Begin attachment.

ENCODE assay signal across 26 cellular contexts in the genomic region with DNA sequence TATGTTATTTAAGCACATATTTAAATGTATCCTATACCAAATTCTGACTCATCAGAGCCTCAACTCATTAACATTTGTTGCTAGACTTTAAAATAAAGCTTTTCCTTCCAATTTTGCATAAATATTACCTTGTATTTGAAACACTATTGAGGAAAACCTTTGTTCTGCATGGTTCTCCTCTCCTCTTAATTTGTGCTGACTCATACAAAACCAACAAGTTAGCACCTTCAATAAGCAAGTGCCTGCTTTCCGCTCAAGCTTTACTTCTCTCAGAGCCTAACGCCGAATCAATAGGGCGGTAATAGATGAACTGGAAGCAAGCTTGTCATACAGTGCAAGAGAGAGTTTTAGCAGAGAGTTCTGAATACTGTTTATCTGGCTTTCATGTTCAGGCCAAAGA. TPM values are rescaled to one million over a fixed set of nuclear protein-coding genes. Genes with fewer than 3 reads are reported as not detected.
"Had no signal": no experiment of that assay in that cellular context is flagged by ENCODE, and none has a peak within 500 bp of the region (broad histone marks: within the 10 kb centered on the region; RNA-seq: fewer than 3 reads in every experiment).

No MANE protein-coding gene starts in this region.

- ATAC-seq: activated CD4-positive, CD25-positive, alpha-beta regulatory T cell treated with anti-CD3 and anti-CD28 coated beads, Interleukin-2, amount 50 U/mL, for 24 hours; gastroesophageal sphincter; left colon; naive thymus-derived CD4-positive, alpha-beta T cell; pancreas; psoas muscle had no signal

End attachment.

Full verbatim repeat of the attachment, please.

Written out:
ENCODE assay signal across 26 cellular contexts in the genomic region with DNA sequence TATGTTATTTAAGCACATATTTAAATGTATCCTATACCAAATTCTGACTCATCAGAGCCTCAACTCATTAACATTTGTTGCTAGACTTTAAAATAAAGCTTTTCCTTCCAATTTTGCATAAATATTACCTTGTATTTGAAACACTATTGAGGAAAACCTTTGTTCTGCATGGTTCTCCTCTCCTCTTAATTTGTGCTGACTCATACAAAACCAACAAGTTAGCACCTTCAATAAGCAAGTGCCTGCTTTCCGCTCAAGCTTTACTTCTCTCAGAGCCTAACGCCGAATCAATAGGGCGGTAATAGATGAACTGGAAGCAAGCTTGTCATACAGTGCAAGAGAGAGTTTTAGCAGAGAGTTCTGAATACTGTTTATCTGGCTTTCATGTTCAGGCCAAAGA. TPM values are rescaled to one million over a fixed set of nuclear protein-coding genes. Genes with fewer than 3 reads are reported as not detected.
"Had no signal": no experiment of that assay in that cellular context is flagged by ENCODE, and none has a peak within 500 bp of the region (broad histone marks: within the 10 kb centered on the region; RNA-seq: fewer than 3 reads in every experiment).

No MANE protein-coding gene starts in this region.

- ATAC-seq: activated CD4-positive, CD25-positive, alpha-beta regulatory T cell treated with anti-CD3 and anti-CD28 coated beads, Interleukin-2, amount 50 U/mL, for 24 hours; gastroesophageal sphincter; left colon; naive thymus-derived CD4-positive, alpha-beta T cell; pancreas; psoas muscle had no signal